Angel Bracho (1911 - 2005)
Printmaker and engraver Ángel Bracho was born to poor parents in Mexico City. He completed only four years of schooling before working a series of menial jobs to help support his family. Nevertheless, his extraordinary natural talent enabled Bracho to pursue part-time evening studies beginning in 1928 at the Escuela Nacional de Artes Plásticas, continuing as a full-time student from 1929 and 1934. and studying with Diego Rivera and Rufino Tamayo. Throughout his career, his work reflected his passion for social justice, the dignity of native cultures, and the economic disparities of Mexican society. During his early career, he worked on murals in various public buildings. In 1936, he turned to teaching young artists in far-flung provinces until 1939, when he taught art in Mexico City public schools, helping to create and improve the public art instruction program of the capitol.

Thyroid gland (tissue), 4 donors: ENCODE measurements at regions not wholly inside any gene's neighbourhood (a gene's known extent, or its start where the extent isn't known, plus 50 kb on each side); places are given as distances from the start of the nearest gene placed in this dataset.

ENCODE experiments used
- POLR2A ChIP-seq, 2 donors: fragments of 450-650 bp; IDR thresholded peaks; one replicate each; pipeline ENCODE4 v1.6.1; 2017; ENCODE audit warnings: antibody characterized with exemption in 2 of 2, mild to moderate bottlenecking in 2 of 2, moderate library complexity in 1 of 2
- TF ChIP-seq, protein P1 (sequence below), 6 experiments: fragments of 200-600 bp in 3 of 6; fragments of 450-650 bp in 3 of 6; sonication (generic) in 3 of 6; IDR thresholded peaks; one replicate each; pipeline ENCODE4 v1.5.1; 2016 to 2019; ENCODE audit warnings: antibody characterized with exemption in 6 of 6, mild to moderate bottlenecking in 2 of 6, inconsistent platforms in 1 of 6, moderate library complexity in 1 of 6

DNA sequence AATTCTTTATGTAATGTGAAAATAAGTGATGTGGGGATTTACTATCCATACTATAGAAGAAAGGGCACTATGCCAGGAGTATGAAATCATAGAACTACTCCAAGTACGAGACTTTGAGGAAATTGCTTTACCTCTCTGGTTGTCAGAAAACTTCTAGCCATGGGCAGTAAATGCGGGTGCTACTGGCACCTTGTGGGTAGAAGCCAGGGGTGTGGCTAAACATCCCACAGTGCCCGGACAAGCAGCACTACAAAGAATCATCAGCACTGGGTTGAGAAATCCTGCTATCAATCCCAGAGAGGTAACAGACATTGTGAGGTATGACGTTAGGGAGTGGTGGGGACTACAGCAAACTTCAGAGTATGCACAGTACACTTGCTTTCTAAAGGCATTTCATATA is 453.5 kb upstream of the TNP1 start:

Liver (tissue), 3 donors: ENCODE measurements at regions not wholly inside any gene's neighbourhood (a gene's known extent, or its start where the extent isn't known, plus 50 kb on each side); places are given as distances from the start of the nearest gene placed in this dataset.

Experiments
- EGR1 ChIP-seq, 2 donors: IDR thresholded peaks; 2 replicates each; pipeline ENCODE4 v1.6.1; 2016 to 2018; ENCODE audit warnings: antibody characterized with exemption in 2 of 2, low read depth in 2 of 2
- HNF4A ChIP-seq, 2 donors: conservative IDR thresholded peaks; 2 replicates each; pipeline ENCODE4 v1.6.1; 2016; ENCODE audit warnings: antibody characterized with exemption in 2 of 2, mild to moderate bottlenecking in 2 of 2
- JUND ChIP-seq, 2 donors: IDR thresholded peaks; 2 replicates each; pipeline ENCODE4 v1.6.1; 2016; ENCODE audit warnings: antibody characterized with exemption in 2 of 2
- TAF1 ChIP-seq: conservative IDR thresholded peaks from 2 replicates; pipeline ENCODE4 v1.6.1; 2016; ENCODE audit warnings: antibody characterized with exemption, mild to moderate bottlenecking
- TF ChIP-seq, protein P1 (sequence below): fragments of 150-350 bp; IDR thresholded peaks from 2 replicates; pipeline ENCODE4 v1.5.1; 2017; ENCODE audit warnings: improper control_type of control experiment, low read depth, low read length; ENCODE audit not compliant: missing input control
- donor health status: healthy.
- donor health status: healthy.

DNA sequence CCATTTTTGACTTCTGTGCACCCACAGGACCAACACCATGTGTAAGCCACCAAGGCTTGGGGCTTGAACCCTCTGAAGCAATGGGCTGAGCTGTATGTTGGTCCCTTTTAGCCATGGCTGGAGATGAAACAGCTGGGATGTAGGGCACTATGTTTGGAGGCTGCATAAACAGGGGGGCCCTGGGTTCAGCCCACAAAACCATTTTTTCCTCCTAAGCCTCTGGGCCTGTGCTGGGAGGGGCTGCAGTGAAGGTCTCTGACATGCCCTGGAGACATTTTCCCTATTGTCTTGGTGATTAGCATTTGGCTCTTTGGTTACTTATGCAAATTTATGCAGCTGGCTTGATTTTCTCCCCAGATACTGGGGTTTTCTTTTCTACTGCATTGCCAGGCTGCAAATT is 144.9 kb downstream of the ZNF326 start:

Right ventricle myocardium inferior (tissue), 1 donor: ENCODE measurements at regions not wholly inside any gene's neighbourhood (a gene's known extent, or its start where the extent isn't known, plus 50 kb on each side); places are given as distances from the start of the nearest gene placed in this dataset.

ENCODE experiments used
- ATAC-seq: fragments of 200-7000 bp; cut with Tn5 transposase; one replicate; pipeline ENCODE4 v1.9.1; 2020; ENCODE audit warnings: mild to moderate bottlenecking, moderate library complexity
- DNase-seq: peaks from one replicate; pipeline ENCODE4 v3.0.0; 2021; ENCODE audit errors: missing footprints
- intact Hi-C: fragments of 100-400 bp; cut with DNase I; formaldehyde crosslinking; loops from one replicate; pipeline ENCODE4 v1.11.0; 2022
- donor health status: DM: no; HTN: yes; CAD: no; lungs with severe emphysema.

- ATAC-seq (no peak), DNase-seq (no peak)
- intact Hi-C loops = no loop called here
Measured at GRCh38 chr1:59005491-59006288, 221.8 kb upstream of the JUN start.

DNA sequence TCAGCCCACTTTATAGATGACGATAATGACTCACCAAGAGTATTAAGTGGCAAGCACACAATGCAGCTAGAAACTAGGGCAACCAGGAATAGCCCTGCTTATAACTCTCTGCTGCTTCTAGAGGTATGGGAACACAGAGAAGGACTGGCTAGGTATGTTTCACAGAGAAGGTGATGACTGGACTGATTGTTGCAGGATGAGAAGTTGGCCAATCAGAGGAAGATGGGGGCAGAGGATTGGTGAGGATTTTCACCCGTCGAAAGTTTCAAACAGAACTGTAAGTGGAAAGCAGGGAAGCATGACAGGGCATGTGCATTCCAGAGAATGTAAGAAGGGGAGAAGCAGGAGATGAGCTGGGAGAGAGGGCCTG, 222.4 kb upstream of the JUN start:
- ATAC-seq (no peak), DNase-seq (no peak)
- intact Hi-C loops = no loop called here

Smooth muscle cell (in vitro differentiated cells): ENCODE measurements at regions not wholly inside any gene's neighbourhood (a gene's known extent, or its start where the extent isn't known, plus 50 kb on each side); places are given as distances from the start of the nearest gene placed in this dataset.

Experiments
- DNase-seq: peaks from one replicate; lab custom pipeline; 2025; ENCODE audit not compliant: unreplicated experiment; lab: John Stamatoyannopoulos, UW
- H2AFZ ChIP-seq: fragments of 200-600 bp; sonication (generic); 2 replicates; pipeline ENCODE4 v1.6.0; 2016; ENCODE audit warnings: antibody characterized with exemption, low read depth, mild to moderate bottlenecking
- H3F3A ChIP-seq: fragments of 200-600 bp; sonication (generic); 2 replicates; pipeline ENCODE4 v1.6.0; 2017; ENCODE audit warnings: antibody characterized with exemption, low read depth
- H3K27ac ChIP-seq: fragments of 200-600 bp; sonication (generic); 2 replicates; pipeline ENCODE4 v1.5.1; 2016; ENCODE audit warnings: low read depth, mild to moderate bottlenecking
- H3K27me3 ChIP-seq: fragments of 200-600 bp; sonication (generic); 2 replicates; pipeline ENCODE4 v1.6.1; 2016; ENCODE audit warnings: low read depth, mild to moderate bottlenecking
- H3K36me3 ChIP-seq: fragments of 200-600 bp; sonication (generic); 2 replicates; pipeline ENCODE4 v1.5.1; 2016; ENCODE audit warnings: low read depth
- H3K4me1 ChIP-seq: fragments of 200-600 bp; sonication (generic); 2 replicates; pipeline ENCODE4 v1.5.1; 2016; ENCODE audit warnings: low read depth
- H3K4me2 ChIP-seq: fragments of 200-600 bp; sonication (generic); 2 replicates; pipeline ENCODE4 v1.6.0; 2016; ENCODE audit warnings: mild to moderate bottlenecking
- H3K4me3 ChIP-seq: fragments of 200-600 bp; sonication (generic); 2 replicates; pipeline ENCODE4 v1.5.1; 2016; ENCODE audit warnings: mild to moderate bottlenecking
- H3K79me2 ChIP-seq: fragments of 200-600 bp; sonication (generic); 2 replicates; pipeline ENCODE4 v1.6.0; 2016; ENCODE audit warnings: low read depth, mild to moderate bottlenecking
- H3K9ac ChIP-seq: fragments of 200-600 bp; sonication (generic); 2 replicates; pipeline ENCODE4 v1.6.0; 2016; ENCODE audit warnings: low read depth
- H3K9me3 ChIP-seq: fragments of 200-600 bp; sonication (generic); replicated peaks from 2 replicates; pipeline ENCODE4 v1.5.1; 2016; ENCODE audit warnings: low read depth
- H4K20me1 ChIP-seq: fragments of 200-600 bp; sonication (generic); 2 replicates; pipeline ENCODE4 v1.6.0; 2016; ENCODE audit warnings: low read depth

Bracho was a founding member of Taller de Gráfica Popular and remained active in its ranks for more than fifty years. In addition to his painted murals, landscapes, and portraits, he produced a body of masterful lithographs and linoleum engravings, many of them dealing with the impact of socioeconomic issues on Mexican society. He received numerous awards and honors throughout his career from institutions and organizations throughout the Americas and Europe.
Linoleum cut, ca.1940; edition not stated. Image size 6½” x 8-1/8”; sheet size 12½” x 13-13/16”. Probably published by Taller de Grafica Popular. A beautifully inked, powerful impression by a leading master of 20th century Mexican printmaking. Signed in pencil by Bracho in the lower margin. Fine.